International students have big economic impact

If you wonder about the impact of international students on Hawaii’s economy, wonder no more.

It’s significant. Much more than any of us likely believed. Yes, education is also about dollars and cents.

The state Department of Business, Economic Development and Tourism released a report Wednesday, “The Economic Impact of International Students in Hawaii – 2019 Update.” And it shows that the direct spending by foreign students in Hawaii was $216.9 million for calendar year 2018. This estimate includes the total living expenses and institutional tuition and fees.

Including the ripple effects, the total economic impacts of international students are the following:

• $446.7 million in economic output generated, including direct, indirect, and induced effects

• $34.3 million in state taxes generated

• $197.3 million in household income generated

• 4,576 jobs supported by international student spending

And, as officials pointed out, it’s not just about money.

“The benefits international students contribute to our state go far beyond their direct and indirect spending. Their presence in our schools promotes mutual understanding and global collaboration and is essential to building bridges that connect future world leaders,”said Gov. David Ige in a press release. “We are able to share Hawaii’s culture with the students and they, in turn, teach us about their culture. These experiences will positively change the trajectory of Hawaii’s future.”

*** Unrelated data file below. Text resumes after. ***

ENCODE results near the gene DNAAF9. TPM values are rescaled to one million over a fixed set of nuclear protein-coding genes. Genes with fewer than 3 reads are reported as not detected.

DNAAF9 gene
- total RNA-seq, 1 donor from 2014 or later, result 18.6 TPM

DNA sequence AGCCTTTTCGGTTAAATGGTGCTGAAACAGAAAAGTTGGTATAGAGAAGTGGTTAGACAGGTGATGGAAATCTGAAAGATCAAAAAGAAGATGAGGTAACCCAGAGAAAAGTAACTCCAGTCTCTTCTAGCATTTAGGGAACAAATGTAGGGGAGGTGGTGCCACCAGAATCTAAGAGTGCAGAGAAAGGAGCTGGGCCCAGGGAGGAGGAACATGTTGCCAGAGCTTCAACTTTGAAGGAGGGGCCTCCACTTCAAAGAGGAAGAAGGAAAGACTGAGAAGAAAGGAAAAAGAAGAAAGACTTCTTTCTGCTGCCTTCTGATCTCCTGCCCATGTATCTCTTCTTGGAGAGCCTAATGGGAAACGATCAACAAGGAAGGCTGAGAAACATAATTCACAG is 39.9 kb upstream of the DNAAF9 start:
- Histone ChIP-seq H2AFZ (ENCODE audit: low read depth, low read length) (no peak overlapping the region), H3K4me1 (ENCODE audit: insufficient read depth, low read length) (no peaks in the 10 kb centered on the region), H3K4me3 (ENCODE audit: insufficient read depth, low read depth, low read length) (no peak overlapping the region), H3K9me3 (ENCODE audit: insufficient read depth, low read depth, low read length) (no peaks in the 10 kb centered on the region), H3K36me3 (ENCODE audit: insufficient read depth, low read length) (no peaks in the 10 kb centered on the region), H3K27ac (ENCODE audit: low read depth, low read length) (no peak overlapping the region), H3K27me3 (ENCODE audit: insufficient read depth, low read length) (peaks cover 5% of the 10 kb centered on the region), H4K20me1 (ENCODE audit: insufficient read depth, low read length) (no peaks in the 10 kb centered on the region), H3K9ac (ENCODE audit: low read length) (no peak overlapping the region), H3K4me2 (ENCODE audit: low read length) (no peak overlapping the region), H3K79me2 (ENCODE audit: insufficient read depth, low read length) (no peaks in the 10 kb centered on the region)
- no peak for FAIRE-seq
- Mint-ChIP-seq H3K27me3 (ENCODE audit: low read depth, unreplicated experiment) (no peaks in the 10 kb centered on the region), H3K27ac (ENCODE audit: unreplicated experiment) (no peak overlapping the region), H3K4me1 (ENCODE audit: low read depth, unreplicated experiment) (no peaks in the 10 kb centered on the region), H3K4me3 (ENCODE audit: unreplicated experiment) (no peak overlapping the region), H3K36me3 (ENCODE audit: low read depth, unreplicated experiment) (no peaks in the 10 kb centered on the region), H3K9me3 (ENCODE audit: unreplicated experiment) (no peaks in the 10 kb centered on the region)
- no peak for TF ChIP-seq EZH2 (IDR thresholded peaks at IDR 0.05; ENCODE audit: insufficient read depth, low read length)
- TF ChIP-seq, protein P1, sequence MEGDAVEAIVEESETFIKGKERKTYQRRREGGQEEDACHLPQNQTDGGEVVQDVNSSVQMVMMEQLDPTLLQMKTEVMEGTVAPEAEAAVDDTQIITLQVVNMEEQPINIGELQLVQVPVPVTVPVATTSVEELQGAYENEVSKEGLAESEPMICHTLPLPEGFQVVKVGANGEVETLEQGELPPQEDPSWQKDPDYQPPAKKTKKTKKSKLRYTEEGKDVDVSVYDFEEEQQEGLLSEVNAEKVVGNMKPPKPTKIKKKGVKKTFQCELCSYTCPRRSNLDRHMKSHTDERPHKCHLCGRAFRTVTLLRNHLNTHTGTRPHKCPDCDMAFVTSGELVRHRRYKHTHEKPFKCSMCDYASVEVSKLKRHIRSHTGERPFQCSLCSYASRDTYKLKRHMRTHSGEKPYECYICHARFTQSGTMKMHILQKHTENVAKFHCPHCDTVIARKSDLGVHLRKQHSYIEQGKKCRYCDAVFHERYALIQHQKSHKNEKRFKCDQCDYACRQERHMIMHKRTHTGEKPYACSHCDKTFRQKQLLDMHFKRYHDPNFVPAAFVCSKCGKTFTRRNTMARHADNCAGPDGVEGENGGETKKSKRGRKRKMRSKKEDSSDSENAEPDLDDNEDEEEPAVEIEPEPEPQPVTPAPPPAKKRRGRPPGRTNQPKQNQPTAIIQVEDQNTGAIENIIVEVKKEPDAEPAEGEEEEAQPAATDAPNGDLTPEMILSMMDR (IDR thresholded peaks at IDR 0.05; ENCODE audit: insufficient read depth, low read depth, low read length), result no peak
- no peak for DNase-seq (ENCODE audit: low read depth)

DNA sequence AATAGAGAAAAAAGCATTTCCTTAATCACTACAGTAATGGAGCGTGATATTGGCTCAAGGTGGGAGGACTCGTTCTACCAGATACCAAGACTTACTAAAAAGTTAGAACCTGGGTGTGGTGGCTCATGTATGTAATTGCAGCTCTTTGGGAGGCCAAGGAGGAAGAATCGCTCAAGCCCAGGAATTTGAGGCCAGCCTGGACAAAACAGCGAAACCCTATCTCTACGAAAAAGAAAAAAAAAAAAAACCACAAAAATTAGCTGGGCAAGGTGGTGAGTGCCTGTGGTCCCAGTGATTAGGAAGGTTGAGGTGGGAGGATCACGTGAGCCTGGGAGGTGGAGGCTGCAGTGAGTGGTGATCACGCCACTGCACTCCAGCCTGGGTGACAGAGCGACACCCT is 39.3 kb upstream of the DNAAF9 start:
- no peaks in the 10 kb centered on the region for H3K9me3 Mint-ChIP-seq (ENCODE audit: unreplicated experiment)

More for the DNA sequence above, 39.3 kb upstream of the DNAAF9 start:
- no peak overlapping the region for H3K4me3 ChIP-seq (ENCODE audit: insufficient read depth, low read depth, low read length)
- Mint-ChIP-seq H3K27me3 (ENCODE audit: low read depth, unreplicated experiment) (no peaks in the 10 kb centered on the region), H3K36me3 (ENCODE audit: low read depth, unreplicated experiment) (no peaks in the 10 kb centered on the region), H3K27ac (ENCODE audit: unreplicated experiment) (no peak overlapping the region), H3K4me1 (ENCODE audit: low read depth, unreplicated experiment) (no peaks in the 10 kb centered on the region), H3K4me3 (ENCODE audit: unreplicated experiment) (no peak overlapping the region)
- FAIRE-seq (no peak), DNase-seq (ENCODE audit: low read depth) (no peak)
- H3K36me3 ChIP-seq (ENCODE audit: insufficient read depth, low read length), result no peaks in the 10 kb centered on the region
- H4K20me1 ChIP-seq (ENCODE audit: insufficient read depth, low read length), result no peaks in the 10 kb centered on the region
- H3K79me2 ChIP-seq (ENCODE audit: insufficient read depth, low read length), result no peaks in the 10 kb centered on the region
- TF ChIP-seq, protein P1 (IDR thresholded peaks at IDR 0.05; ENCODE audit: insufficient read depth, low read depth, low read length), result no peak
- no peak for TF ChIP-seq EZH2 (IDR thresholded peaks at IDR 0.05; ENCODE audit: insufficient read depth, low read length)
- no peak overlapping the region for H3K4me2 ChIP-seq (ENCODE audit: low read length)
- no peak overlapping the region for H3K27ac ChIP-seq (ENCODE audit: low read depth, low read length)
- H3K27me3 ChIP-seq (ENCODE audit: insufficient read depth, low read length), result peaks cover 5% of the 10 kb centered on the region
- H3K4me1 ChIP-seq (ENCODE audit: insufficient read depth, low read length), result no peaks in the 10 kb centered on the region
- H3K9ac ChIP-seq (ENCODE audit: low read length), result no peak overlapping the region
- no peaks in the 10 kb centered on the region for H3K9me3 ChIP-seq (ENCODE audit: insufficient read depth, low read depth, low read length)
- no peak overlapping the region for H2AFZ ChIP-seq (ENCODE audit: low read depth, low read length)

According to Mike McCartney, director of DBEDT, “International study exchange programs not only contribute to Hawaii’s economic growth but its continued ability to attract foreign students and investments. Hawaii’s appeal as a place that embraces many different cultures remains one of our greatest assets.”

Dennis Ling, administrator for BDSD, which leads the program for international student exchanges, had this to say: “Our department will continue to work with our education partners to attract more foreign students to our classrooms. The findings indicate the fierce competition for international students and that Hawaii must continue its marketing and promotional efforts.”

A total of 41 Hawaii educational institutions responded to the DBEDT 2019 International Education Survey. The responding institutions for the survey reported a total of 14,300 international students, including both long-term students and short-term students, such as those that came to attend English language training programs in calendar year 2018.

Hawaii hosted international students from 128 countries from all over the globe. Japan remains the top country of origin for Hawaii’s international students, followed by South Korea and China.

It’s worth adding that Kauai’s Mayor Derek S.K. Kawakami recently returned from a good-will mission to Japan with a small contingent of county officials and elected leaders. While many question the value of such trips, it’s clear from this study that Japan sends many students here, and it does that because of Hawaii’s education, culture and social aspects. Maintaining ties and relationships with Japan has and will benefit Hawaii — inside and outside of the classroom.

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